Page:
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Chasing prey with hounds, driving it up a tree, and shooting it is a different type of hunting adventure. From 1st December to 14th April, you stand a chance to round up one of North America’s most elusive big-cat, tracking them through the snow. But can you hunt mountain lions in Montana?
Montana has large enough mountain lion populations, also called cougars, to sustain seasonal hunting. You can get an over-the-counter tag as this is one of the top trophy lion states, and it’s easy to get a license for nonresidents. However, season lengths depend on whether harvest quotas, often based on sex, have been met.
Hunting mountain lions is challenging, as the big cats are smart and distrust human activity. They can move fast, especially when you’re pursuing them, and that’s why hunting is done with the help of dogs. If you’re planning to hunt cougars in Montana, keep reading to learn the best methods and what to expect during your expedition.
How Do You Hunt Mountain Lions in Montana?
In Montana, you can hunt mountain lions or cougars, sometimes called pumas, with a rifle, bow, handgun, or muzzleloader. According to the Boone and Crockett record book, this state has more premier lion hunting opportunities than any other. It’s an excellent cat hunting country, while experienced hound men and their dogs stand by for nonresidents.
When you or your guide spots tracks on the ground, the dogs are let loose. Sometimes, the track is merely the swash of the lion’s thick tail on the powdery snow. Other times the more experienced hunter will spot a set of perfect paw tracks. All the while, you’ll keep your eye out for touches if a cat’s Felis concolor or tawny coat.
In Montana, mountain lion hunting is the only big game hunt to allow dogs. Once the hounds are set loose, you can track their location using radio signals from devices on their collar. Others use mercury switches triggered when a dog’s head is raised when a cat goes up a tree. That can take hours, and the hunt is called off by early afternoon; if not, the cat’s been tried yet.
Therefore, your success at bagging a cat depends on how early you hit the trail, the skill of your dogs, hound men, and the quality of the area you’ll have rights to hunt in. Mountain lion hunting, which takes place in the winter months, means you can add various activities to your hunt’s front or back end. In Montana, you can enjoy cross country or downhill skiing, snowmobiling, ice skating, snowshoeing, and fishing.
Can You Get a Permit or License to Hunt Mountain Lions in Montana?
Most mountain lion hunting in Montana is done with the help of tracking dogs. The big cougars are stealthy and don’t leave widely discernible tracks, but hounds track by scent. Once a cat is treed or cornered at the edge of a mountain cliff, it’s your turn to take the shot. That’s why it’s challenging to hunt lions in this state without specially trained hounds and their expert hound men.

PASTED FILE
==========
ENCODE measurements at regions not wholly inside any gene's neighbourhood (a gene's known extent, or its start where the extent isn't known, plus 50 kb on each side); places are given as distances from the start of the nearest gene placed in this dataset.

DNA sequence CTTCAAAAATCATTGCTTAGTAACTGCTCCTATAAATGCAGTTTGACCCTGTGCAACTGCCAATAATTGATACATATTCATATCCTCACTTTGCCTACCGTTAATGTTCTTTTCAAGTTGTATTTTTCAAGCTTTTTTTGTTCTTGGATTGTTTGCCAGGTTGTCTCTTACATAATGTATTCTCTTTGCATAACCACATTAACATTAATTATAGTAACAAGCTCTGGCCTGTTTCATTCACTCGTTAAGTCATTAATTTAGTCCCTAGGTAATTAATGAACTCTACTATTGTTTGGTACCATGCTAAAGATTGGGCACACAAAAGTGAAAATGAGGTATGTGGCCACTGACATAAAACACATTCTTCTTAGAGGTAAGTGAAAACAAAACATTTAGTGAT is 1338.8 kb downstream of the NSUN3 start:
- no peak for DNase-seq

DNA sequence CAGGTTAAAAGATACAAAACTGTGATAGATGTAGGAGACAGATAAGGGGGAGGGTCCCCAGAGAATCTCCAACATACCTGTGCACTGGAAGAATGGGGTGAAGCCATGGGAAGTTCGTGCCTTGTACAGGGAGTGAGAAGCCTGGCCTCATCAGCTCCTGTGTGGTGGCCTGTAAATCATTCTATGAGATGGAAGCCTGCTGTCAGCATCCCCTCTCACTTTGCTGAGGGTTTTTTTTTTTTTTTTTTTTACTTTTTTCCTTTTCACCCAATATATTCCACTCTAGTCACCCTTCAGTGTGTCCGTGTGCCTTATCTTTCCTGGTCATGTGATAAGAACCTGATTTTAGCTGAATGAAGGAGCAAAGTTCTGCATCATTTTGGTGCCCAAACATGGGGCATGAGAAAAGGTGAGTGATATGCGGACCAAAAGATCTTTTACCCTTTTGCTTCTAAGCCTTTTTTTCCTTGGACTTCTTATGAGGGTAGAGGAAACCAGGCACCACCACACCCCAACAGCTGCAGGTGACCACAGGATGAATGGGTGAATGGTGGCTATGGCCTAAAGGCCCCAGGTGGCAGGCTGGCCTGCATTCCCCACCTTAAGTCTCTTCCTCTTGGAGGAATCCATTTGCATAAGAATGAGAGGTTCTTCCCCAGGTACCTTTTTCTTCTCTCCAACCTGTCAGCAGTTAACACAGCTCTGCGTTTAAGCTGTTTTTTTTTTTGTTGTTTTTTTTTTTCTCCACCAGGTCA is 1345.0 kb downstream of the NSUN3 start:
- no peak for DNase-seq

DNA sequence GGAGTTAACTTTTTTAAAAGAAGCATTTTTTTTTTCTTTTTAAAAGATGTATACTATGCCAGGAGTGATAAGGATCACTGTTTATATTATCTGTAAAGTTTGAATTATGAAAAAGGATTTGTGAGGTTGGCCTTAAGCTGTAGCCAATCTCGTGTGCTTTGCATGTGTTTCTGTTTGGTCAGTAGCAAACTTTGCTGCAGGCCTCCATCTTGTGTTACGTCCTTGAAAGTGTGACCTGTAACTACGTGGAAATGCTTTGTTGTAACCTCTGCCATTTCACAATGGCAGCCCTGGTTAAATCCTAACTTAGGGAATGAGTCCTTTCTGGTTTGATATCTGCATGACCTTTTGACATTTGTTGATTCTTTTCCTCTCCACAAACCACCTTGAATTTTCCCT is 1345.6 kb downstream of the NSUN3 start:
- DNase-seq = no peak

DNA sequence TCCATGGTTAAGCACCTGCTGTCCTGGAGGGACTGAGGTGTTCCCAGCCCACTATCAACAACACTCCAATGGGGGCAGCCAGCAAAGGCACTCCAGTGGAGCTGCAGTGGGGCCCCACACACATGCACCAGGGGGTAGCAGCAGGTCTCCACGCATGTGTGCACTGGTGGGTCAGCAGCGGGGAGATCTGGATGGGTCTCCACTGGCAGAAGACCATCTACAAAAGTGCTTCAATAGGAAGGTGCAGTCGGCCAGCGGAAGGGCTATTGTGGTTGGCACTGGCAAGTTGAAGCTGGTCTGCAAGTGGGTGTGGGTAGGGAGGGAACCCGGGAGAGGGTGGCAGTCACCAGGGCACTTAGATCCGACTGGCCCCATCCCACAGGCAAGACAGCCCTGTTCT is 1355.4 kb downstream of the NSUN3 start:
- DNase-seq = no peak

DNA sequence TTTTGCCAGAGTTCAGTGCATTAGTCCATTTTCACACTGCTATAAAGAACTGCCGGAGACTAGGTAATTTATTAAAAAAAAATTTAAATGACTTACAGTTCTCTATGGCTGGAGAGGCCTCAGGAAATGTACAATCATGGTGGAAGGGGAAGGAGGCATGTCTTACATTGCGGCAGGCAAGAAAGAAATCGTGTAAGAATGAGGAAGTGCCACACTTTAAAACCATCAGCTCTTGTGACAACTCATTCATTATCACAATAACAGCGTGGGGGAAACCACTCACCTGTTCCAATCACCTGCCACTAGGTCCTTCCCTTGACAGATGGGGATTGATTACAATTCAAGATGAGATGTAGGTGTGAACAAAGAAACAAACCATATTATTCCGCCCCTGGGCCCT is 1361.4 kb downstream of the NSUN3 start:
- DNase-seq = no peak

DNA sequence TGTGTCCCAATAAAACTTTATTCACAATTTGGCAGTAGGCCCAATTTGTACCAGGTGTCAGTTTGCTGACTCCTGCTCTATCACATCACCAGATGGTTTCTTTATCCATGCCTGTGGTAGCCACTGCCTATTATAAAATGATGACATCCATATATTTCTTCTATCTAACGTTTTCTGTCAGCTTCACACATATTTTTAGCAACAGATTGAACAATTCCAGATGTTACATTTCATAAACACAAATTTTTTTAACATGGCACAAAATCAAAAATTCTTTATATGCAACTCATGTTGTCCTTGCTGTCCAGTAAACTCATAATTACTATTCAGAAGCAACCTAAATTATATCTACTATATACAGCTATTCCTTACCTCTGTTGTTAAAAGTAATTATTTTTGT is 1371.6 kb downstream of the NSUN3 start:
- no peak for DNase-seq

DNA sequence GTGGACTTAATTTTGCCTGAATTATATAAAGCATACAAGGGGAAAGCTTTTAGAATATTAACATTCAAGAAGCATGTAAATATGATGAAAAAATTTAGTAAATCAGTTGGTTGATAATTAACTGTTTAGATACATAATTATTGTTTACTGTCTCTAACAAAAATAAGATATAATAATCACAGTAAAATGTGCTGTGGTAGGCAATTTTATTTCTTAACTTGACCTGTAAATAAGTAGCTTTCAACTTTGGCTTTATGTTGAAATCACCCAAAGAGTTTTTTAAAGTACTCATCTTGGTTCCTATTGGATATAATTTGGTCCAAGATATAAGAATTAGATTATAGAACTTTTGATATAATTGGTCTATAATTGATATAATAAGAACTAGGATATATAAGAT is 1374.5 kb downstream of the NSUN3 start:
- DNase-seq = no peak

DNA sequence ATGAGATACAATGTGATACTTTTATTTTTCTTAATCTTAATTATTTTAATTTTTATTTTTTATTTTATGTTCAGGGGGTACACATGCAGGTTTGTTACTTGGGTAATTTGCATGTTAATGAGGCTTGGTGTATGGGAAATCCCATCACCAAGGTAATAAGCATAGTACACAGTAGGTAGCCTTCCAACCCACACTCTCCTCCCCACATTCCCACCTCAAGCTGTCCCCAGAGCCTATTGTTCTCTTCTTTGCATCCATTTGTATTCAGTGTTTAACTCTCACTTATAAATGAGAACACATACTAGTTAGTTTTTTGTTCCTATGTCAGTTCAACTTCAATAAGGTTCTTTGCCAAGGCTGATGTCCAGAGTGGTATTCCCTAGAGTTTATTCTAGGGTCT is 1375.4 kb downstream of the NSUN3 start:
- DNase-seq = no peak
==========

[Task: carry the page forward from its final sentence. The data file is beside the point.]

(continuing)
Montana uses a draw permit system for specified regions that are prolific with mountain lions or cougars. In the Swan Valley and west of Kalispell, hunts occur on the state’s US Forest Service, leased private timberland, and Department of Natural Resources and Conservation or DNRC areas. A special permit is required to hunt in these Hunting Districts and general over-the-counter winter licenses.
Some districts are still harvesting below quota, offering out-of-state residents a chance at a mountain lion besides waiting years to draw a special permit. When a hunting district hasn’t hit its quotas yet, it takes a limited number of hunters on licenses and guided hunt regulations. That’s especially essential, seeing as cat terrain is challenging, covered in thick, wild forests, and susceptible to harsh elements.
You must be physically fit to get to a treed mountain lion before it can escape. Montana weather plays a monumental role in cat hunting, seeing as guides look for tracks in the snow. Professional, seasoned, and safety-conscious guides will assist you to spot your cat, cover more ground and increase chances of a kill shot.
Does Montana Use Permit Draw or General Licenses for Mountain Lion Hunting?
A few years ago, Montana’s mountain lion hunts were a niche sport that involved a few hardy residents. After that, a tag system allowed any out-of-state hunter to buy a big-cat tag, which saw everyone clamoring for a kill. Hunting seasons based on the quota for cougar kills in each district across the state soon became unmanageable. Sometimes, a quota is filled within 24 hours, and wildlife managers will close the season.
The only problem was with the quota filled and season over; many widespread hunters in remote terrain never got the message on time. In the extreme northwest of Montana, with radio-collared hounds in tow, quota overruns were regular. A drawing system was introduced to eliminate this confusion and the strain on mountain lion populations.